SITA’s chief executive David Palmer-Jones and Gowing & Pursey director Jack Biel consider the pros and cons of the landfill tax changes
For: SITA UK chief executive David Palmer-Jones
This has been a grey area, which I know some companies have exploited to great commercial effect, but at the expense of the public purse and completely at odds with the spirit of the landfill tax regime.
Landfill tax is to help create a true circular economy and not, inadvertently or otherwise, to enable cheap landfilling.
Contrary to comments I have read, I fail to see how this positive step will lead to any significant increase in the cost of recycling or recovery.
In circumstances where there might be an increase, this will be far outweighed by the benefits, both environmentally and financially, to the overall economy.
This clarification of the rules will mean that all companies, waste management and construction, now compete on a level playing field. What is important is that products are genuinely recycled and extracted from the waste stream.
Against: Gowing & Pursey director Jack Biel
The industry had expected clarification from HMRC but the scope of the brief goes far beyond what might reasonably have been anticipated.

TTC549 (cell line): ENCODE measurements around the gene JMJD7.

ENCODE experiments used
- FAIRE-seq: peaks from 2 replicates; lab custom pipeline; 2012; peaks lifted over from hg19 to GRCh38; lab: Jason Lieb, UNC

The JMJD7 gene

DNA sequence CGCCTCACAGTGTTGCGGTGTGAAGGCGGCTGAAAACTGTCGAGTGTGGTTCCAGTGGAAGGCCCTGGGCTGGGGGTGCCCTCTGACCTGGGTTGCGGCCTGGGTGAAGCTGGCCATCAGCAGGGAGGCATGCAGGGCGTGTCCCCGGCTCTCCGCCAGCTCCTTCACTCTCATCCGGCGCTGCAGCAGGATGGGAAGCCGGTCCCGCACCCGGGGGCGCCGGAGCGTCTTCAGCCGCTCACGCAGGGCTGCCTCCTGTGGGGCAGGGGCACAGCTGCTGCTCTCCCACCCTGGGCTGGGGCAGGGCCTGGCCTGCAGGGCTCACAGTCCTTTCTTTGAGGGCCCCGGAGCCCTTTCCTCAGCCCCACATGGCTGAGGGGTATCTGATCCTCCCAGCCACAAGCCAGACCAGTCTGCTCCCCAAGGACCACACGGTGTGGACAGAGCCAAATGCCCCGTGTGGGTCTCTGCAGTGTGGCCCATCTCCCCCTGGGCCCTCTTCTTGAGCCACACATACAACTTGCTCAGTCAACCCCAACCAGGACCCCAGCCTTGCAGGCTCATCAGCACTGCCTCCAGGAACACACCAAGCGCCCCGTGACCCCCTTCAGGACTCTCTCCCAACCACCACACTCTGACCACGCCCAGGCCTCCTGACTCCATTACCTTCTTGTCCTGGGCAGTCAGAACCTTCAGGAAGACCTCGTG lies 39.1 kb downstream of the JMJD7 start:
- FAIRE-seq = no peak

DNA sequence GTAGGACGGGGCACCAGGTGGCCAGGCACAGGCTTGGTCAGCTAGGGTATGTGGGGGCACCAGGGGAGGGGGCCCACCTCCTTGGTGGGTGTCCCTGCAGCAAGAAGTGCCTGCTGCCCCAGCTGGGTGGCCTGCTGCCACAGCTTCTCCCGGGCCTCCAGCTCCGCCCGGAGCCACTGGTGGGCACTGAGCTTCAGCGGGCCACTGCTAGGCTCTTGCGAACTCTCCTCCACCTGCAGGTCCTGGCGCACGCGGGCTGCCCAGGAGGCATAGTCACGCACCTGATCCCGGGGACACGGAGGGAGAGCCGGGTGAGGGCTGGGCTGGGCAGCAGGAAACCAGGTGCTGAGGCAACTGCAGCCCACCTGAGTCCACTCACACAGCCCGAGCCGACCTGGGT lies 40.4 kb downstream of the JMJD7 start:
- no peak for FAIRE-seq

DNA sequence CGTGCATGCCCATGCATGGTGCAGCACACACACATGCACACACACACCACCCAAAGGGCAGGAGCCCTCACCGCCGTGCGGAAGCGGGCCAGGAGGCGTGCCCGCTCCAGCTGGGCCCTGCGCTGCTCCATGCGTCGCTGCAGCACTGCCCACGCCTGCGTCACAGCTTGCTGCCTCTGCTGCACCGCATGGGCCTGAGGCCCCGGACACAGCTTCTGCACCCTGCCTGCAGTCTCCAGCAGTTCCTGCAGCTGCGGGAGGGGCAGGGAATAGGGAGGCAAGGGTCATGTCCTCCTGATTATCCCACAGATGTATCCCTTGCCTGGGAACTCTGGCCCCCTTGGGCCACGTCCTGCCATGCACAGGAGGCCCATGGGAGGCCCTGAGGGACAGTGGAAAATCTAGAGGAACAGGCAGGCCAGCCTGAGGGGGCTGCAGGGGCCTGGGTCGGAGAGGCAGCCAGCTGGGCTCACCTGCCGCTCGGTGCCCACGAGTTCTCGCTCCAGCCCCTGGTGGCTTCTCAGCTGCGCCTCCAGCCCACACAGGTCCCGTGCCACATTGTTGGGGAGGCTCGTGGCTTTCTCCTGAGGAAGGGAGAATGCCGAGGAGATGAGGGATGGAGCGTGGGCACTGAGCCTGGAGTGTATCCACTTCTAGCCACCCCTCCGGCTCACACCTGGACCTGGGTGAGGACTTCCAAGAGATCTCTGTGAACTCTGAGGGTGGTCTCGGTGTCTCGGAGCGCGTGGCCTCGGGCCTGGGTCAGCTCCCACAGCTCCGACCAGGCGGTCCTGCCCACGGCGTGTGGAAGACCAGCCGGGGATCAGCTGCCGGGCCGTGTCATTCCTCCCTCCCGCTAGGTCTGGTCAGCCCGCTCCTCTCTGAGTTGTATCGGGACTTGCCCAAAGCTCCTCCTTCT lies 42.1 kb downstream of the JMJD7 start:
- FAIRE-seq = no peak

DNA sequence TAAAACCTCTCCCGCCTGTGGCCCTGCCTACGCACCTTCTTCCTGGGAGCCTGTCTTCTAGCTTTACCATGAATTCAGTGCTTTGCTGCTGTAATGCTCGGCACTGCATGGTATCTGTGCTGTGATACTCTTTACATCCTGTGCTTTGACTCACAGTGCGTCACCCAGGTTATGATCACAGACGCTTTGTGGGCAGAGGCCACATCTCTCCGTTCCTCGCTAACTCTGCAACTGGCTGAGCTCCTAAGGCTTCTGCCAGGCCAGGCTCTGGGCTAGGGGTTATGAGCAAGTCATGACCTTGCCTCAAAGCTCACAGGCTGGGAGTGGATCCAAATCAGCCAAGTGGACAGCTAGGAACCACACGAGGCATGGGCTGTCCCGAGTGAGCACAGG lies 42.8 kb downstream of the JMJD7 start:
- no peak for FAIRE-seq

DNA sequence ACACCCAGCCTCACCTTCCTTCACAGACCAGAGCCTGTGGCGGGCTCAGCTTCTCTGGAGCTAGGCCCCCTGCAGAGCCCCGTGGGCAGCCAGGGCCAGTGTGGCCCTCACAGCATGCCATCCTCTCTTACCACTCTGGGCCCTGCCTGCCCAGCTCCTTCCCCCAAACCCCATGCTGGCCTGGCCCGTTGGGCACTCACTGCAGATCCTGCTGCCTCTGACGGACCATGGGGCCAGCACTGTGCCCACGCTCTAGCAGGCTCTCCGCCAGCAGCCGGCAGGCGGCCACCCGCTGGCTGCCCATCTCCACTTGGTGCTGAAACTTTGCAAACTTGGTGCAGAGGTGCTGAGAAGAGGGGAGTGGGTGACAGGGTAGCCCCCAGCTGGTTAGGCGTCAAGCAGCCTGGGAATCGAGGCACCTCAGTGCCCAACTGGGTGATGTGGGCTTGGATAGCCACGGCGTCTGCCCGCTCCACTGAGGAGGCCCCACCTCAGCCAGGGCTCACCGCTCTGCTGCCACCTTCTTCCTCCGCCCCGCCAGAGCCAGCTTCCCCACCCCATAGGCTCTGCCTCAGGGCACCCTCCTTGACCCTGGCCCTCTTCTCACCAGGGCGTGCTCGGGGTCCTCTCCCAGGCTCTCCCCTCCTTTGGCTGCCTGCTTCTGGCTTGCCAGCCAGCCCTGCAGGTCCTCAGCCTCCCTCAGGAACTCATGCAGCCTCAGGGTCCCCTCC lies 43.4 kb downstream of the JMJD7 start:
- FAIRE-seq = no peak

Disappointingly, no prior consultation has taken place.
Operators of waste transfer stations, waste carriers and recycling companies will all be severely damaged by this.
Landfill operators nationally have charged their customers at the lower rate of tax for inert fines.
As a result, companies who produce this residual material have entered into price agreements with their own customers - mainly construction and commercial & industrial businesses - which cannot possibly be varied to take account of such a price increase overnight.
The fact that such an increase has been effectively imposed, without notice, on waste transfer and recycling companies means that those companies could face financial ruin as their own customers will simply not pay such an increase at such impossibly short notice.